One Sunday afternoon at the tail end of this past fall, I made my way to the front door for a walk around the neighborhood when the first layer of a foul mood began stretching itself into my bones.  It was just one of those days with funk written all over it.  Somebody switched mass times at a church across town and I was not so thrilled by it. Paul and I were doing our usual routine of weekend arguing over projects, much planning and not enough doing. Kids everywhere I stepped...and what was that all about??!  I was exhausted by frowning at everybody (It's so much work to be unhappy!), so I grounded myself by un-grounding myself and with the babies strapped in and ready to ride down the sunset, I went strutting my bad self to the lake and back.

Turns out this was smart because when I returned I was all smiley again.  Mid-way through my walk a figure in the distance flagged me down and I about died of happiness when I found it was my friend Donna (and her boyfriend whom I had not yet met) also taking a walk in my neighborhood (even though she doesn't live here or even in this town). I don't know how she felt when I interrupted her (romantic?) stroll, but I was elated for something, no, someone to get my mind off ME!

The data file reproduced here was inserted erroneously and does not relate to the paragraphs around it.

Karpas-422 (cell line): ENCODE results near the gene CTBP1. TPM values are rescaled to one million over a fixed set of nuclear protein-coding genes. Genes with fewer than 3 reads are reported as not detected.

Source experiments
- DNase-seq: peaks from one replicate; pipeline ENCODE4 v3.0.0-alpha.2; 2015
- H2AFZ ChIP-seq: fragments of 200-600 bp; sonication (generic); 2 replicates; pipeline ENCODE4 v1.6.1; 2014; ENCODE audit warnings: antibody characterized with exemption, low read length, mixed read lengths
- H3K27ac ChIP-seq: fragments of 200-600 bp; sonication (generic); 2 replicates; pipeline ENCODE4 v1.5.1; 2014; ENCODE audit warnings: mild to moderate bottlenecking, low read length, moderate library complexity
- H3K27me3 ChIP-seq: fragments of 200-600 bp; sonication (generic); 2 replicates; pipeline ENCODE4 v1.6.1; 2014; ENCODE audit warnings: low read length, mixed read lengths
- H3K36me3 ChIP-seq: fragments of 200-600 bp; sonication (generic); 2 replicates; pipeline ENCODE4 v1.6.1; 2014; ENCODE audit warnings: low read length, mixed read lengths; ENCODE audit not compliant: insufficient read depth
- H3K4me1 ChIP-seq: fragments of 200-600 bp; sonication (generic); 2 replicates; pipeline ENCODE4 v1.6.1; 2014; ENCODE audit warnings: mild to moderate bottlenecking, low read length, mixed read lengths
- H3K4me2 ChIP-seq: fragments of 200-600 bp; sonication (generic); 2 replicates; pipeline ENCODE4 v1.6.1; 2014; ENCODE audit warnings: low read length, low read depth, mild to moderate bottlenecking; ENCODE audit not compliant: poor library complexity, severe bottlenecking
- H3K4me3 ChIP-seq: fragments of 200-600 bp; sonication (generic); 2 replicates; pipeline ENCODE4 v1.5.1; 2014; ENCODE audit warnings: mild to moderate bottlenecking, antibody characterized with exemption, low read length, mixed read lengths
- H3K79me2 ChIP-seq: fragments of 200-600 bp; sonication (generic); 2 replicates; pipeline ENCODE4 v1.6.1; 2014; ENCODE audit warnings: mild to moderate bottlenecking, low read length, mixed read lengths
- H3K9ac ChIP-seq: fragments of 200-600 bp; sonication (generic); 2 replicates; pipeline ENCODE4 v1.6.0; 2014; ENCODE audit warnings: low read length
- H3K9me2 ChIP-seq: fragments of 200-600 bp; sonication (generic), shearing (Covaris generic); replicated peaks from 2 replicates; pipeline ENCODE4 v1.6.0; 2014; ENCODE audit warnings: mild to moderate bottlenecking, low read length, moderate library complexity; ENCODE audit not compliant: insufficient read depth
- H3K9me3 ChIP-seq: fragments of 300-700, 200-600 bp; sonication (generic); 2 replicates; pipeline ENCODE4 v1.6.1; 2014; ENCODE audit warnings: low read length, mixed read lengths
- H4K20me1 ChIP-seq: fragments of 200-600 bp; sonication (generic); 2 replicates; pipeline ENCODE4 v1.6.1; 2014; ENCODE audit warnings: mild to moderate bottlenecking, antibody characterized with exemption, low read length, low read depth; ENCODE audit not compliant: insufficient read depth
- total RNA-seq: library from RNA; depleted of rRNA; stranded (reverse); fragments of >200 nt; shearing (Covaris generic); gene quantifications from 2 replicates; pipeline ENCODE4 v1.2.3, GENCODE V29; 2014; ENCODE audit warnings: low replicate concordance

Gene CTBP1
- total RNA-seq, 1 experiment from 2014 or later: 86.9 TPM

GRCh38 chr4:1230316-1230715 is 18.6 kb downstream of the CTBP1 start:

Donna is full of life. Energetic. Enthusiastic. Funny. Without even trying, she lifted my stinky attitude just by simply being herself! We had maybe twenty minutes together to ask and answer the usual questions in catching up, to gab about our kids, to laugh at each other, to talk about losing weight and eating ice cream all in the same breath.  It was completely ordinary and yet darn near miraculous the difference it made in me. When I parted ways with her and walked back inside my home, I felt warm with flames flickering in the fireplace and jazzy music playing overhead, happy to see Paul look up at me from the couch (and know he would probably love me still despite my stressed out, always so serious self), and this too--jubilant to be tripping over kids everywhere I stepped.

Donna and I taught together for five years. We've danced together, gushed together, and even though I can't remember it, probably argued over stuff too.  Short of crying on each other's shoulders, Donna and I have shared a lot of yucky stuff with each other. She's heard my secrets, and I've known, despite how tough & independent she is, when her heart has hurt.

Donna and I aren't friends because we're just like each other.  Far from it. She's the 'go' for my 'stop', the 'seize life' for my 'wait, wait, wait'. We aren't drawn to each other due to similarities, even though that's where we might have started.  Our histories. Our marriages. Our religious beliefs. Our music preferences. The differences there have seemed to serve as bridges for us to travel together, across and back, rather than oceans to wave across from our shores.